In the early 70s the world was becoming increasingly dependent on oil. Half the world's electricity was already generated from oil, year in year out vehicles were getting more numerous. Nobody bothered about the price of fuel, hence the cars burning 20 liters per hundred kilometres were a standard.

And suddenly, overnight, this beautiful dream turned into a nightmare. On the 17th of October 1973, during the Yom Kippur War, Arab members of the OPEC decided to stop oil trade with U.S. and Western European countries supporting Israel in the war with Egypt. In the U.S., the price per barrel jumped by 600 percent to $ 35, causing shock and disbelief.

United States were not able to respond. After the escalation of the Vietnam War the position of the U.S. drops in the international arena. Then there are internal problems – the Watergate. OPEC triumphs and negotiates a new pricing mechanism for petroleum in order to obtain greater profits. For the first time, the world realized, how much it is dependant on the energy and the importance of prudent management of it. In addition, in the years 1979–1982 the second oil crisis takes place, resulting from the Iranian revolution.

This situation encouraged the world community to search for new deposits and beginning to exploit them. The oil crisis also led to seeking and using alternative energy sources. One of them was nuclear energy. In the 70s rapid development of nuclear power ensues, but not for long. In many countries it has been paused or stopped after the disasters at the Three Mile Island (1979) and Chernobyl (1986). Events of 1973 mean that coal is back into favour.

Edward Gierek, who after the events in 1970, replaced Comrade Władysław Gomułka as the Secretary of the Central Committee of the Communist Party, decided to modernize a backward country. Gierek team strategy was quite simple: you have to incur big credits, buy western technology. Modern production lines were to produce goods which would conquer the markets and repay debts.

PRL purchased about 300 licenses for different devices. Once they were manufactured, they had to be sols for hard currency. Unfortunately, the reality was different than wishful thinking of the communist authorities. Apart from a few products like Fiat 126 we were unable to conquer Western markets. "Products based on foreign licenses have export rates of 2 percent, so there is no chance that the licenses are paid off" – Edward Gierek was reported in autumn 1976, by members of a special advisory team. Lack of currency threatened with a collapse of the entire economy.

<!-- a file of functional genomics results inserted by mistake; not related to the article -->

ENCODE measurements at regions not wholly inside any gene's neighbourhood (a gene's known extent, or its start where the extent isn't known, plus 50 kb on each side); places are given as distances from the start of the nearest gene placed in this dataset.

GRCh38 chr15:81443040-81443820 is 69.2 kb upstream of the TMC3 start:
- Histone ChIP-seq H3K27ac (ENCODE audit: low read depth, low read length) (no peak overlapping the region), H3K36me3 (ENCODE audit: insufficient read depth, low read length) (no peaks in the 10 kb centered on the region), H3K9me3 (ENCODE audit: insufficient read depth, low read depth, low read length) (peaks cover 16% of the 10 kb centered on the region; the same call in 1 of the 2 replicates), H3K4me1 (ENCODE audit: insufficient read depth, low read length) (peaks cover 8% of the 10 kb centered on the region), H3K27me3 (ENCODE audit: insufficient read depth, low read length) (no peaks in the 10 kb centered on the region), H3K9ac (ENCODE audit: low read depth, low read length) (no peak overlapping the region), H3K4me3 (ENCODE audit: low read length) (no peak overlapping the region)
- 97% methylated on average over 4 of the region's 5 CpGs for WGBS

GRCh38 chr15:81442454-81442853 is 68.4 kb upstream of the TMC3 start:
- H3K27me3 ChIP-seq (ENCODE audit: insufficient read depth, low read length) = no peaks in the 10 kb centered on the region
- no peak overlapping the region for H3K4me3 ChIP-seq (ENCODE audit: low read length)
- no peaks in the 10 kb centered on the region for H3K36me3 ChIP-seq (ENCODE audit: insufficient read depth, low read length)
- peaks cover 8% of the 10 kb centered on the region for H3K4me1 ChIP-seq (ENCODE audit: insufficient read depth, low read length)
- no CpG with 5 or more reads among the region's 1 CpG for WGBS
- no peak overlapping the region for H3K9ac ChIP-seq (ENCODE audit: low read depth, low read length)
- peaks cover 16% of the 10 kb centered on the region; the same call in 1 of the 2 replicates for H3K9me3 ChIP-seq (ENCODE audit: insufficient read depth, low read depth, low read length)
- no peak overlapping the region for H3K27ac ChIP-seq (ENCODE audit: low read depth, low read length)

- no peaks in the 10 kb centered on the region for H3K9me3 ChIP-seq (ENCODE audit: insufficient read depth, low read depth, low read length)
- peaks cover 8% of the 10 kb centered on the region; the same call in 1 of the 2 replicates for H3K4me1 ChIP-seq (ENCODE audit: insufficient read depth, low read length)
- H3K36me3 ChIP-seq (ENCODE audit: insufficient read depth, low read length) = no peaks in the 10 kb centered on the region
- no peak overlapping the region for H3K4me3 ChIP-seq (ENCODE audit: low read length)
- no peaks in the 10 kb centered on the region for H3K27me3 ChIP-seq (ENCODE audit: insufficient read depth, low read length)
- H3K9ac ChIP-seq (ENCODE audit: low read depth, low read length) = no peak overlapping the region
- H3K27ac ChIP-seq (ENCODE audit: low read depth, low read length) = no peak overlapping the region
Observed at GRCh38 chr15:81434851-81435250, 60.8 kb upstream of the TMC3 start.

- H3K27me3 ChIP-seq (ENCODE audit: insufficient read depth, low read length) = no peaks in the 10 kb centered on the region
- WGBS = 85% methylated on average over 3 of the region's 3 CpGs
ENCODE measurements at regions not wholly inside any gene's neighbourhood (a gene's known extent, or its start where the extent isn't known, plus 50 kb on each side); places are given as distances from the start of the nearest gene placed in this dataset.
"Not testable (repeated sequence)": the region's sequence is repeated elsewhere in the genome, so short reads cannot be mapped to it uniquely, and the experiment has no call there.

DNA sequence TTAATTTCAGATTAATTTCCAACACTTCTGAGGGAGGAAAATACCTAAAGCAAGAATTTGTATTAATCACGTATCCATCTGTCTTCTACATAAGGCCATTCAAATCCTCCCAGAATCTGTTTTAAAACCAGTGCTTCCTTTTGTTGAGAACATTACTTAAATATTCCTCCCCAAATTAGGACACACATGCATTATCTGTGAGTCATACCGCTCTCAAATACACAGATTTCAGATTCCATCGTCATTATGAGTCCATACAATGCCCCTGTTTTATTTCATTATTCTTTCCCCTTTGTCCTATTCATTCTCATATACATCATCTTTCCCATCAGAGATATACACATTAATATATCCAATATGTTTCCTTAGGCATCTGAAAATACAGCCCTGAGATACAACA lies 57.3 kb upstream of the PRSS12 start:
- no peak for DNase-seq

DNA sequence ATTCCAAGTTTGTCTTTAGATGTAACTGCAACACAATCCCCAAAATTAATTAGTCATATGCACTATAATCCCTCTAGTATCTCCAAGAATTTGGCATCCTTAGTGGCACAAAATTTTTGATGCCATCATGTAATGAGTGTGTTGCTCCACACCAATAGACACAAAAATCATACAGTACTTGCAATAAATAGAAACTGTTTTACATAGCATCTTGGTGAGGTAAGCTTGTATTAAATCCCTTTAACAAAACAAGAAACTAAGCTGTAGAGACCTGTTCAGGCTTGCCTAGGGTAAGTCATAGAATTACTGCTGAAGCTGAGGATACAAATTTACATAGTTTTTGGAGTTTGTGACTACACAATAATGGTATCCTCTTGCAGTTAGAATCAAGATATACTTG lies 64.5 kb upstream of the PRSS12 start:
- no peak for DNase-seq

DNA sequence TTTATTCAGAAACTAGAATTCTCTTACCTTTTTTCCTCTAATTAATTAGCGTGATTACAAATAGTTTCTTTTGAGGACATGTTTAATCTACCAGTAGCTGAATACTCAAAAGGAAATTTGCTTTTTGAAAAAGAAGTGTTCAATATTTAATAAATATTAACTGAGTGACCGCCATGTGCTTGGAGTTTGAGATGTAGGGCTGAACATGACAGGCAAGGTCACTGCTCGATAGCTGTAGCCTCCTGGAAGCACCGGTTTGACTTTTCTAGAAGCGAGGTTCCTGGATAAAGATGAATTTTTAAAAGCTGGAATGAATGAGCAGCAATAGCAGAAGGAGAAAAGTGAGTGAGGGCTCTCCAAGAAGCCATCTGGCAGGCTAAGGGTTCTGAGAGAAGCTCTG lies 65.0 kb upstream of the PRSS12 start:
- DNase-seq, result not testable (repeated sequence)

In this situation, the export to the USSR proved to be even a greater burden. The Soviet Union paid 0,65 of transfer rouble for a dollar buying modern machines in Poland, which required components for production to be brought from the West for hard currency. The lack of hard currency, which resulted in looking for new ways of obtaining them like so called domestic exports, which meant the appearance of Pewex shops, where foreign currency could buy luxury, foreign goods. But then again it was coal and other resources that proved to be a lifeline for the Polish economy at that time.

Poland needed hard currency to repay debts, so the authorities ordered: we have to export more and more coal. Economic condition was favourable. On the world markets, oil plunged into crisis, "the Polish king – coal" began to dominate. It breaks into the United States protected against import of this resource. "The New York Times" announced: "The Polish vessel carrying coal reached the quay of Fall River in Massachusetts, writing a new chapter in the history of commerce. For the first time the United States, which have the largest coal resources in the world have brought the fuel from overseas.

Coal, which will go to power station in Somerset, was loaded on the ship in Gdynia. This announces import from this communist country which until 1976 intends to send five million tons of coal to the U.S. ports per year. Stanislaw Zajac, economic attaché of Polish embassy, said that the second transport of 20 thousand tons is on its way, and the third of 35 thousand tons will arrive to the U.S. in mid-January 1974. Poland can export coal to the United States because it competes successfully with American manufacturers in price and quality. Polish coal cost $ 15 per ton two months ago, now because of the oil crisis, the prices rose to $ 20 per ton."

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